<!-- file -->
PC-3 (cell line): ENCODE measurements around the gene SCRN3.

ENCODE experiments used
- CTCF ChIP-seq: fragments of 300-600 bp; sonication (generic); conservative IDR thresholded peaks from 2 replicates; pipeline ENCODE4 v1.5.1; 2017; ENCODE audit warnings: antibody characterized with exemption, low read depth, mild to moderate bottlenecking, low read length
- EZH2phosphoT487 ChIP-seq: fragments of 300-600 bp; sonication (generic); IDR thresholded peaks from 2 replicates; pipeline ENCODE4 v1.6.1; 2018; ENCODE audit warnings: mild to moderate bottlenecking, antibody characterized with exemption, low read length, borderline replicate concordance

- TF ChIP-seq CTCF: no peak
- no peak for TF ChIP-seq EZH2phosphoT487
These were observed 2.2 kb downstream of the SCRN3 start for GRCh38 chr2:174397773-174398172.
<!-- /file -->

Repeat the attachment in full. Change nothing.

PC-3 (cell line): ENCODE measurements around the gene SCRN3.

ENCODE experiments used
- CTCF ChIP-seq: fragments of 300-600 bp; sonication (generic); conservative IDR thresholded peaks from 2 replicates; pipeline ENCODE4 v1.5.1; 2017; ENCODE audit warnings: antibody characterized with exemption, low read depth, mild to moderate bottlenecking, low read length
- EZH2phosphoT487 ChIP-seq: fragments of 300-600 bp; sonication (generic); IDR thresholded peaks from 2 replicates; pipeline ENCODE4 v1.6.1; 2018; ENCODE audit warnings: mild to moderate bottlenecking, antibody characterized with exemption, low read length, borderline replicate concordance

- TF ChIP-seq CTCF: no peak
- no peak for TF ChIP-seq EZH2phosphoT487
These were observed 2.2 kb downstream of the SCRN3 start for GRCh38 chr2:174397773-174398172.